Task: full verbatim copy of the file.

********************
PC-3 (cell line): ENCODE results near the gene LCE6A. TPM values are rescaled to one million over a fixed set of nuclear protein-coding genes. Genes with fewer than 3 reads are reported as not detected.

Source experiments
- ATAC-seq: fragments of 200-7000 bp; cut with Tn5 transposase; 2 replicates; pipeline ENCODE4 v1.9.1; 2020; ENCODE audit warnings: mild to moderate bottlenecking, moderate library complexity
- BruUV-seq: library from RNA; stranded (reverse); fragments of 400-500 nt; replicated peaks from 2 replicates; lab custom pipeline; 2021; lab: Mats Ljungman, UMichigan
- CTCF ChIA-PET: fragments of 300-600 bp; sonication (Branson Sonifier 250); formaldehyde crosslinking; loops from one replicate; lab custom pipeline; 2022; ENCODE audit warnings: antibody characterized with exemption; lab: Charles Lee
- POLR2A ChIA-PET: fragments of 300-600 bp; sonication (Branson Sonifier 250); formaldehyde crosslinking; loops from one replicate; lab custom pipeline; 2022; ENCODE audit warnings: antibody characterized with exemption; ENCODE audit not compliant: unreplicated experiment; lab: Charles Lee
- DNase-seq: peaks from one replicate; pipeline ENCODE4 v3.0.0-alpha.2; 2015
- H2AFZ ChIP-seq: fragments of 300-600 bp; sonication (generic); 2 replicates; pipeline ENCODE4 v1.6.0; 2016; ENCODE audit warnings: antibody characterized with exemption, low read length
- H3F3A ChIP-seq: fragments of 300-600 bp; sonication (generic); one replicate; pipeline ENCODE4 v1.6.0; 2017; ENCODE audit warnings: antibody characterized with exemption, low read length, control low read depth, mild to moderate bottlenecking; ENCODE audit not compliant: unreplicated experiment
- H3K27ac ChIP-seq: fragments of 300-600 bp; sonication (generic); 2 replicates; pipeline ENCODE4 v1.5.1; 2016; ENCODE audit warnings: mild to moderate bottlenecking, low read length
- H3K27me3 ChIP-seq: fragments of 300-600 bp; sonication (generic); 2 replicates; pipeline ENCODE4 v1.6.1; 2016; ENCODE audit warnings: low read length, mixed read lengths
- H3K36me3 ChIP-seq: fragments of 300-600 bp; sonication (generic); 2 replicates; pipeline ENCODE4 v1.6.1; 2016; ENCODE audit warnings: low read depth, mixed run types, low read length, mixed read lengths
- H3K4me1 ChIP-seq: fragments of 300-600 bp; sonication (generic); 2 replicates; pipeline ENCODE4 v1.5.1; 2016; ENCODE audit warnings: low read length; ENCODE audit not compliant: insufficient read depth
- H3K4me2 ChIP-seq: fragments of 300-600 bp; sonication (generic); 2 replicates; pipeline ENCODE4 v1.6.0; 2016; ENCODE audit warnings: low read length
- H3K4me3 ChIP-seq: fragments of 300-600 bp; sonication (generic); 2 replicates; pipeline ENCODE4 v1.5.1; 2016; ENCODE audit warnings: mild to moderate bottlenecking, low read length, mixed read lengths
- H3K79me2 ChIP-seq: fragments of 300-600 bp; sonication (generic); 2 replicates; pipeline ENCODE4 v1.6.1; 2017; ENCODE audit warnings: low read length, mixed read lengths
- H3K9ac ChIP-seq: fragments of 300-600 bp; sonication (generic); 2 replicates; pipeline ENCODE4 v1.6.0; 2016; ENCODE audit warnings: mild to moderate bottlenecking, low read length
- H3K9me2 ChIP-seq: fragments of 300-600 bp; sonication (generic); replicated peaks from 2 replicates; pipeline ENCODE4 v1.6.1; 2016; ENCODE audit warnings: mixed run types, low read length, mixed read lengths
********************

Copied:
PC-3 (cell line): ENCODE results near the gene LCE6A. TPM values are rescaled to one million over a fixed set of nuclear protein-coding genes. Genes with fewer than 3 reads are reported as not detected.

Source experiments
- ATAC-seq: fragments of 200-7000 bp; cut with Tn5 transposase; 2 replicates; pipeline ENCODE4 v1.9.1; 2020; ENCODE audit warnings: mild to moderate bottlenecking, moderate library complexity
- BruUV-seq: library from RNA; stranded (reverse); fragments of 400-500 nt; replicated peaks from 2 replicates; lab custom pipeline; 2021; lab: Mats Ljungman, UMichigan
- CTCF ChIA-PET: fragments of 300-600 bp; sonication (Branson Sonifier 250); formaldehyde crosslinking; loops from one replicate; lab custom pipeline; 2022; ENCODE audit warnings: antibody characterized with exemption; lab: Charles Lee
- POLR2A ChIA-PET: fragments of 300-600 bp; sonication (Branson Sonifier 250); formaldehyde crosslinking; loops from one replicate; lab custom pipeline; 2022; ENCODE audit warnings: antibody characterized with exemption; ENCODE audit not compliant: unreplicated experiment; lab: Charles Lee
- DNase-seq: peaks from one replicate; pipeline ENCODE4 v3.0.0-alpha.2; 2015
- H2AFZ ChIP-seq: fragments of 300-600 bp; sonication (generic); 2 replicates; pipeline ENCODE4 v1.6.0; 2016; ENCODE audit warnings: antibody characterized with exemption, low read length
- H3F3A ChIP-seq: fragments of 300-600 bp; sonication (generic); one replicate; pipeline ENCODE4 v1.6.0; 2017; ENCODE audit warnings: antibody characterized with exemption, low read length, control low read depth, mild to moderate bottlenecking; ENCODE audit not compliant: unreplicated experiment
- H3K27ac ChIP-seq: fragments of 300-600 bp; sonication (generic); 2 replicates; pipeline ENCODE4 v1.5.1; 2016; ENCODE audit warnings: mild to moderate bottlenecking, low read length
- H3K27me3 ChIP-seq: fragments of 300-600 bp; sonication (generic); 2 replicates; pipeline ENCODE4 v1.6.1; 2016; ENCODE audit warnings: low read length, mixed read lengths
- H3K36me3 ChIP-seq: fragments of 300-600 bp; sonication (generic); 2 replicates; pipeline ENCODE4 v1.6.1; 2016; ENCODE audit warnings: low read depth, mixed run types, low read length, mixed read lengths
- H3K4me1 ChIP-seq: fragments of 300-600 bp; sonication (generic); 2 replicates; pipeline ENCODE4 v1.5.1; 2016; ENCODE audit warnings: low read length; ENCODE audit not compliant: insufficient read depth
- H3K4me2 ChIP-seq: fragments of 300-600 bp; sonication (generic); 2 replicates; pipeline ENCODE4 v1.6.0; 2016; ENCODE audit warnings: low read length
- H3K4me3 ChIP-seq: fragments of 300-600 bp; sonication (generic); 2 replicates; pipeline ENCODE4 v1.5.1; 2016; ENCODE audit warnings: mild to moderate bottlenecking, low read length, mixed read lengths
- H3K79me2 ChIP-seq: fragments of 300-600 bp; sonication (generic); 2 replicates; pipeline ENCODE4 v1.6.1; 2017; ENCODE audit warnings: low read length, mixed read lengths
- H3K9ac ChIP-seq: fragments of 300-600 bp; sonication (generic); 2 replicates; pipeline ENCODE4 v1.6.0; 2016; ENCODE audit warnings: mild to moderate bottlenecking, low read length
- H3K9me2 ChIP-seq: fragments of 300-600 bp; sonication (generic); replicated peaks from 2 replicates; pipeline ENCODE4 v1.6.1; 2016; ENCODE audit warnings: mixed run types, low read length, mixed read lengths